[bitcoin-dev] Incentives to run full nodes

Joseph Poon joseph at lightning.network
Tue Aug 18 00:20:02 UTC 2015

Hi Chris, I don't speak for Peter, but here's my opinion on the matter

On Mon, Aug 17, 2015 at 05:44:56PM -0400, Chris Pacia via bitcoin-dev wrote:
> Can you explain how the spv node fails against an attacker with a
> non-trivial amount of hash power where a full node doesn't? To attack an
> spv wallet that is waiting for 6 or 10 confirmations, you would not only
> need to Sybil them but also summon a massive amount of hashing power to
> create a chain of headers (while forgoing the opportunity to mine valid
> blocks with that hash power).
> But could someone with that much hash power not Sybil a full node and give
> them a chain for valid blocks (but on an orphan fork)? The failure model
> doesn't seem specific to spv to me.

With SPV, it is possible to create a transaction that spends from
non-existent coins. With sufficient hashpower, you can construct an SPV
proof which sends 1,000 bitcoin to the victim. The attack is
"overloadable" in the sense that the attacker is never out of money
(they never needed to have 1,000 BTC in the first place). Whereas if the
victim is running a full node, the attacker must be signing and spending
real outputs in their control, there is a possibility in a re-org that
the victim will eventually get their money if it gets re-orged back.

On a more fundamental level, the SPV attack isn't on re-orging real/live
transactions, it's an attack on *how much money you currently have*. If
the client is using SPV, they never had the money in the first place
when attacked, irrespective of re-orgs.

It is possible to attack thousands of people at once (everyone gets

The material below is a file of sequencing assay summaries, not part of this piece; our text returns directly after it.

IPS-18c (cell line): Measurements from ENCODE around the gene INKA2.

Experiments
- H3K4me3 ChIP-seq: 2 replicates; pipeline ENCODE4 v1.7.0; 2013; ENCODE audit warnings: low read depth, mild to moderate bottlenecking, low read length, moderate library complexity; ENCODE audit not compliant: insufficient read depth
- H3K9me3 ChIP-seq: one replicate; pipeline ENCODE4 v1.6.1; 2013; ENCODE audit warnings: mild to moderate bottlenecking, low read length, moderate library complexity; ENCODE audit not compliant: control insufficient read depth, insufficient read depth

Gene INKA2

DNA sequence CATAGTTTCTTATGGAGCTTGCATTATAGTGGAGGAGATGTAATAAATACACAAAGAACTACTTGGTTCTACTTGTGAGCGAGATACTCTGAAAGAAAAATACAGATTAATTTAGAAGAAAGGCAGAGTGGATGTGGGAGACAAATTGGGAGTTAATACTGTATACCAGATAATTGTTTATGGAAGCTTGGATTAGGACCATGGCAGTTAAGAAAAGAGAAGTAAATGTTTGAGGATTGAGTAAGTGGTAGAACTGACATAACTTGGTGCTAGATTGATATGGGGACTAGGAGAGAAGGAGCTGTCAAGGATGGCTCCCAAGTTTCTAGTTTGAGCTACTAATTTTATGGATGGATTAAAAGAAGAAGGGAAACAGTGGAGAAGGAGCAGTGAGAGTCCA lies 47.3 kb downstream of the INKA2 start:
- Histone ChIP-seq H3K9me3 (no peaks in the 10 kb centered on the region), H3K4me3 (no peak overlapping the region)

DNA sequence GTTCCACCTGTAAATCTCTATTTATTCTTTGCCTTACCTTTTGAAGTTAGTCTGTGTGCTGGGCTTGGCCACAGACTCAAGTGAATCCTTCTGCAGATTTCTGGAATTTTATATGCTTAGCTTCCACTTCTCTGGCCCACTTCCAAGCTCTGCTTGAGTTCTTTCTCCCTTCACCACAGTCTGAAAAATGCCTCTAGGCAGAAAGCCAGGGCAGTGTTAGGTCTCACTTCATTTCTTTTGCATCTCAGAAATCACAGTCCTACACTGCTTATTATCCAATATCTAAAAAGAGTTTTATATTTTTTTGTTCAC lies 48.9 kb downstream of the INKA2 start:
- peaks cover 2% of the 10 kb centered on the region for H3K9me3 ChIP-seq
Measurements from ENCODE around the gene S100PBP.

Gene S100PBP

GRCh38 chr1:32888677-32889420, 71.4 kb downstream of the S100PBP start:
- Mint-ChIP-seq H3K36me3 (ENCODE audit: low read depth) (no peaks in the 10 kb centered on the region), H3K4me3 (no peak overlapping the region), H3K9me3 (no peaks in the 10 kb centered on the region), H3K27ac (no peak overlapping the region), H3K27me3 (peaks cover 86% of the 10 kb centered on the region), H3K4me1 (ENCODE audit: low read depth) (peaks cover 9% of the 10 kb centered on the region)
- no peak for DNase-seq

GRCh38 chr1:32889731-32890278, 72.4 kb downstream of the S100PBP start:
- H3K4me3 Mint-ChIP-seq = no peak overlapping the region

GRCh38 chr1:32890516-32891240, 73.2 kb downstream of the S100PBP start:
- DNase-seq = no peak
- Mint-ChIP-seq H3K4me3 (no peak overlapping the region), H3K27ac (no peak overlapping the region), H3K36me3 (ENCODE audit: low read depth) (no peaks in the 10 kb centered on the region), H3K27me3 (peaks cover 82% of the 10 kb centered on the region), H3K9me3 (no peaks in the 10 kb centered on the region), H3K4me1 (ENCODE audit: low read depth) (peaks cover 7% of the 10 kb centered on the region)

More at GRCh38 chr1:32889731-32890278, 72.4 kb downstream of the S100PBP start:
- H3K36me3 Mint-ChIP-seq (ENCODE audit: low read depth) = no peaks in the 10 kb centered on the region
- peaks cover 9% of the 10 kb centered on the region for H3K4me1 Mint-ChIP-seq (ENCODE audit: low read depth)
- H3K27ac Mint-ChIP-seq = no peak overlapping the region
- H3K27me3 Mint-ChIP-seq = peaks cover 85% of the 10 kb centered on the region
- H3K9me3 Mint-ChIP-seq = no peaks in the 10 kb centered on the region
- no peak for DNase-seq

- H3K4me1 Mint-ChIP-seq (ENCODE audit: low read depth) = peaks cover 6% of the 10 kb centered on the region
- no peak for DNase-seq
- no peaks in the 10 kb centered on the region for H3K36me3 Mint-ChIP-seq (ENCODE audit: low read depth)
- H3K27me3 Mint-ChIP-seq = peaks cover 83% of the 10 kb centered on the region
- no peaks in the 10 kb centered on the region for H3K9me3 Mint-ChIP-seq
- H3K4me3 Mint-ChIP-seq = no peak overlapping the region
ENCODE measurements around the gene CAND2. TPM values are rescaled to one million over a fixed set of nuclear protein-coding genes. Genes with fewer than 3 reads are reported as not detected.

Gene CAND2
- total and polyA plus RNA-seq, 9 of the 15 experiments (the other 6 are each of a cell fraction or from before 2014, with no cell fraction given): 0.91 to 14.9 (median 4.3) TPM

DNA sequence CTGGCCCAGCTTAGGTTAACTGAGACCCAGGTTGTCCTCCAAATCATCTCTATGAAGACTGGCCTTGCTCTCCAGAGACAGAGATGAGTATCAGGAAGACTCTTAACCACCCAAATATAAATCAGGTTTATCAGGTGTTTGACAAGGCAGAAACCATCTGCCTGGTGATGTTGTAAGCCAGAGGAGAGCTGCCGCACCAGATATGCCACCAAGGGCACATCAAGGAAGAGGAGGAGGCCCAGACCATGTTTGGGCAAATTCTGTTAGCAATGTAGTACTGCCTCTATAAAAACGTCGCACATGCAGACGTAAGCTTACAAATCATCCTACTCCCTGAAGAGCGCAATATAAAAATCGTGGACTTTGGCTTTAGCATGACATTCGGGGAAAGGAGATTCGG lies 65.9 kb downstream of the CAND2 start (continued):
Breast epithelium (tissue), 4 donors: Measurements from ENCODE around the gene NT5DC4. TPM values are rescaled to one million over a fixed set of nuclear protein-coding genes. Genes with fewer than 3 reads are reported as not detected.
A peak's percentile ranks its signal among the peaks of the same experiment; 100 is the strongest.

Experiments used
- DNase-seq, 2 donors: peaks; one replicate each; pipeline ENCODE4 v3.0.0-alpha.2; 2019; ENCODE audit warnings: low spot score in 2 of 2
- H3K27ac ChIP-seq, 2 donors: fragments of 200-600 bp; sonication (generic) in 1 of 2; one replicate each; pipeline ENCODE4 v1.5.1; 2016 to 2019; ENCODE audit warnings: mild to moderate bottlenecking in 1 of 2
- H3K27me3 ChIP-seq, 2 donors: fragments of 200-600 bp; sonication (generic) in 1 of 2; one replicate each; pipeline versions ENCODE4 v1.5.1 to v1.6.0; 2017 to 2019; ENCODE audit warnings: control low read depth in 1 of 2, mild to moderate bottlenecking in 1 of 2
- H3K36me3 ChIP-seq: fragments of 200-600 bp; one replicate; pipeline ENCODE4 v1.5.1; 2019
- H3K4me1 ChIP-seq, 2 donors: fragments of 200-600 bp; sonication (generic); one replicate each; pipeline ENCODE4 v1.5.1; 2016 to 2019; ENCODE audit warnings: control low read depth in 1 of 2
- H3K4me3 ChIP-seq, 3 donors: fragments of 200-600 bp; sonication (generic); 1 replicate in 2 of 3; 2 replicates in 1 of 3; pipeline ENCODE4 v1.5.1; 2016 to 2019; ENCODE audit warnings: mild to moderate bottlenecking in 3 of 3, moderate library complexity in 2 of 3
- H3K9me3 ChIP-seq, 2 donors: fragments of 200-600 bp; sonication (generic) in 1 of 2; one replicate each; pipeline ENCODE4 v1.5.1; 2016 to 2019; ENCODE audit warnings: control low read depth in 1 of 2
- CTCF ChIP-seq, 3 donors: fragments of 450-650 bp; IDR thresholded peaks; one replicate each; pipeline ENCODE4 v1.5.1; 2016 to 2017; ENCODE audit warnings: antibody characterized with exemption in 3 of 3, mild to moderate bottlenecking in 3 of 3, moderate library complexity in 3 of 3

1,000 bitcoin in false transactions) with a fraction of the hashpower
(lie in wait until you get a sufficiently long chain of blocks). If you
wished to attack a full-node, it requires you orphaning a chain of valid
blocks *live*, meaning you have to send real coins in a real transaction
to the victim first. With SPV validation, you only need to construct a
chain of invalid blocks off the current blockheight *whenever*. This
means you can attack with substantially less hashpower; you don't need
51% of the hashpower to attack SPV wallets. It may be economically
unviable to attack a single victim with a full node within a very short
timeframe, but it can be economically viable to attack thousands of
victims doing SPV validation in a long timeframe.

Note I'm not arguing that SPV should be compeletely avoided, I don't
have a solid opinion on that (and some threats can definitely be
mitigated in various ways, and I certainly like/appreciate the
convenience of SPV), but the current SPV security model is definitely
weaker than running a full node (if you're handling a lot of money, you
should be running a full node), are these issues not well-known by all
in the bitcoin community?

Joseph Poon

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